The Dangers of Excess Stress
By Shane Power, President of Watertree Health, and Lisa Chau, Communications Manager of Watertree Health…
Current uncertainty about the economy, government and health care is enough to send stress levels into overdrive. Under perceived threat, the brain’s hypothalamus prompts adrenal glands to release hormones such as adrenaline and cortisol. The Mayo Clinic explains that this is the body’s normal, natural response. Adrenaline will cause your heart rate to rise and blood pressure to increase. Cortisol will elevate the sugar levels in your bloodstream while suppressing growth processes as well as reproductive and digestive systems.
After fight-or-flight situations pass, the body will go back to normal conditions. Blood pressure and heart rates return to baseline levels, and other systems resume usual functions.
However, long-term activation of the stress-response system is possible if stressors do not pass and remain constant. Perhaps your household needs two incomes but your spouse hasn’t been able to get a job for over a year, and your petulant child is becoming progressively volatile and irrational with age. The excess stress from troubling scenarios such as these can unsettle almost all bodily processes, increasing the risk of health problems including: anxiety, heart disease, weight gain, depression and memory impairment. It may also weaken the immune system.
As Healthline notes, chronic stress is dangerous and irreversibly harmful. So, no matter how much longer we must endure economic (Business Insider reports that 28% of people say they can’t handle emergency expense of $10!), political and health care instability, we need to take care of ourselves. It’s essential to manage stress—it won’t go away if ignored.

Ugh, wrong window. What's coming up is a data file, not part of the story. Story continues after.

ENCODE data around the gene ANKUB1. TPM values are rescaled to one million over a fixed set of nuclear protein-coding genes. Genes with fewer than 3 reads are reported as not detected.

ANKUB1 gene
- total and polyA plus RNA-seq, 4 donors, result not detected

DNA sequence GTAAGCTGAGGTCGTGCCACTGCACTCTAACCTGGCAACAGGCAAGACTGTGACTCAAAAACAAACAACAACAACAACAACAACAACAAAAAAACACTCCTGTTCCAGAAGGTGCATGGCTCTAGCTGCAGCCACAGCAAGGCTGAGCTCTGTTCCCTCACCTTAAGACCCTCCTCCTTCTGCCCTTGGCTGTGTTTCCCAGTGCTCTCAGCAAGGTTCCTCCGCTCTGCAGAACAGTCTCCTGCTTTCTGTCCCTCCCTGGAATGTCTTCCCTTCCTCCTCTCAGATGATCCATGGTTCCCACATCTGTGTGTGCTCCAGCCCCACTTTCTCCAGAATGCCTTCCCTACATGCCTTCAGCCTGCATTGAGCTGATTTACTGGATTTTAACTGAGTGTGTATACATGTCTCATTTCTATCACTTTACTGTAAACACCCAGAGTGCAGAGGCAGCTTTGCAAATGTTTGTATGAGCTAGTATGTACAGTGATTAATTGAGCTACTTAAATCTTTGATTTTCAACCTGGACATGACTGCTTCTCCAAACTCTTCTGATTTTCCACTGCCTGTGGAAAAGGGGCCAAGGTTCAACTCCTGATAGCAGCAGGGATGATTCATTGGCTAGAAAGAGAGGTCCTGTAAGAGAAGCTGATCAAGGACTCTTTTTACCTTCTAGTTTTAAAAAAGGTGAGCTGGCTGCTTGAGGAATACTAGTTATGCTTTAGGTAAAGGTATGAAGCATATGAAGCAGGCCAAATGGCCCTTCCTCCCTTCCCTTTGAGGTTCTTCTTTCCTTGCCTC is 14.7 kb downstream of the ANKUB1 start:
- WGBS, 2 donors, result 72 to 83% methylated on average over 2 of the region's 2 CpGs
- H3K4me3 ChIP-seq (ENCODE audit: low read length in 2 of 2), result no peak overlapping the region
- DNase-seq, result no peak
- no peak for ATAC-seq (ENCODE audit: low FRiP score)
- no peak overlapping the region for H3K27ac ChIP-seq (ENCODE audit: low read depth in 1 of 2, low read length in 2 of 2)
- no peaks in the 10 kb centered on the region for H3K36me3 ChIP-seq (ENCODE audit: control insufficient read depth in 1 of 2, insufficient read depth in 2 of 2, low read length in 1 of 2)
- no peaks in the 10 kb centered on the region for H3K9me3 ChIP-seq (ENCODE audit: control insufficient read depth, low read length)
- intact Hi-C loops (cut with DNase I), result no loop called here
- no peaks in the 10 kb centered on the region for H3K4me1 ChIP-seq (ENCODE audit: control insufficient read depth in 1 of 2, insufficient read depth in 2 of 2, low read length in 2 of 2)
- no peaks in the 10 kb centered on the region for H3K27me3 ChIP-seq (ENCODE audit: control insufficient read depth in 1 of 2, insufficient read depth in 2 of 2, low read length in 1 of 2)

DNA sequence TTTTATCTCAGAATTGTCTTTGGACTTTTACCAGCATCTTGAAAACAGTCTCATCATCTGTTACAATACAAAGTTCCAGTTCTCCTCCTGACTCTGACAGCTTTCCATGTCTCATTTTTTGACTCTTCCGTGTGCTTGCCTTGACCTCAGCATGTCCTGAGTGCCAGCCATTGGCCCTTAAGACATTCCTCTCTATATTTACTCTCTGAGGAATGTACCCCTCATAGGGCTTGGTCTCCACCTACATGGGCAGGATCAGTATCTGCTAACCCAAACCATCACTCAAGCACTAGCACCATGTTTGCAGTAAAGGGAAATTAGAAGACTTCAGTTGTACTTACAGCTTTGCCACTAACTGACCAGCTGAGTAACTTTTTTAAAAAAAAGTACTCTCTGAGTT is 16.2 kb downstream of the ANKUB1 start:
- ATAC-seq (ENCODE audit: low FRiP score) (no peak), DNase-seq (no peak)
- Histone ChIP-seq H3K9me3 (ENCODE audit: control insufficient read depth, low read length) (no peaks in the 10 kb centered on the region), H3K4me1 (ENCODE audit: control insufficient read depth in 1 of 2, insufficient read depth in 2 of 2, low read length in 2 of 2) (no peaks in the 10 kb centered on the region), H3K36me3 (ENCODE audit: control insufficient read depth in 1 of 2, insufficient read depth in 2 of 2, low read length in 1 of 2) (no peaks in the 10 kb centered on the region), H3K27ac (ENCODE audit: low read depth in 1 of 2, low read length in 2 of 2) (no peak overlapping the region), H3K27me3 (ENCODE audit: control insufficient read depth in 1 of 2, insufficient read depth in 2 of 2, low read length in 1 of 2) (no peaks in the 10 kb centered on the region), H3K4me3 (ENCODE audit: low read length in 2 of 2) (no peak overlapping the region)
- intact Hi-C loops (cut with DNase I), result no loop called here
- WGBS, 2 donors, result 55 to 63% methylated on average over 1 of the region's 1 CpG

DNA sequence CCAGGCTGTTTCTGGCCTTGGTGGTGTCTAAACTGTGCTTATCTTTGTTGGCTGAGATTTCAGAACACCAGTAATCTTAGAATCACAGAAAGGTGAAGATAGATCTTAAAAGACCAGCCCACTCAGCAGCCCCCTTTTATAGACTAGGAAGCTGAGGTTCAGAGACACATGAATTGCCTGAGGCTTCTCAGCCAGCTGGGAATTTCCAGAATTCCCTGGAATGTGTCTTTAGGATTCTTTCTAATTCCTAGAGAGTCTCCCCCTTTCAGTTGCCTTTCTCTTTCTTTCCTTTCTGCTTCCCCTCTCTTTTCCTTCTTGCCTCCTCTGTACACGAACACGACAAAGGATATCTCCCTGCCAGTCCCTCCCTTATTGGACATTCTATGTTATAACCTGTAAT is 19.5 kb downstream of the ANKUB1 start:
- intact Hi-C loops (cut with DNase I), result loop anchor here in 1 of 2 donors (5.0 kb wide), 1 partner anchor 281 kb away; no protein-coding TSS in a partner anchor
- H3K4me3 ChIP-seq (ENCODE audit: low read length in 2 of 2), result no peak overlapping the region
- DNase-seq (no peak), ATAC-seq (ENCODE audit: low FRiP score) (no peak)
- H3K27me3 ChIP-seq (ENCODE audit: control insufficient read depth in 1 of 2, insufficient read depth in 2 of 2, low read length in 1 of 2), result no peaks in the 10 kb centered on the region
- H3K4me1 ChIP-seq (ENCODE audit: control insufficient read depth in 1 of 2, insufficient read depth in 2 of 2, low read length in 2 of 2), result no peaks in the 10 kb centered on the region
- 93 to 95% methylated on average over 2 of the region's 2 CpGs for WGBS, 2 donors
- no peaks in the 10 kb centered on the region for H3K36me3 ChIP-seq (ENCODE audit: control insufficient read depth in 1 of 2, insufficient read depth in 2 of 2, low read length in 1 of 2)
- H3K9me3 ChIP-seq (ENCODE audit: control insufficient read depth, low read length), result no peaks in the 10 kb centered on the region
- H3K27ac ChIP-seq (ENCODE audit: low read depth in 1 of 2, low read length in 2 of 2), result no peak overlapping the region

Here are some suggestions for battling stress:
1. Calm your body by practicing slow, deep breathing exercises.
2. Listen to music, create art and engage in hobbies that you find relaxing.
3. Stay organized with your daily tasks so they don’t overwhelm you.
4. Avoid dependence on food, alcohol or nicotine as coping mechanisms.
5. Get sufficient amounts of sleep, typically seven to nine hours per night.
6. Indulge in humor. Laugh!
7. Cultivate close, supportive networks of friends and family.
8. If you still feel stressed after trying the methods above, consider speaking with a professional mental health expert.
When you feel like your life is spiraling out of control, we hope you found the above tips simple enough to help you find a little peace. Developing habits for managing stress can significantly impact mood, energy, outlook on life and your health. Good luck!
Co-authored with Shane Power, President of Watertree Health, where Lisa works in communication and business development.
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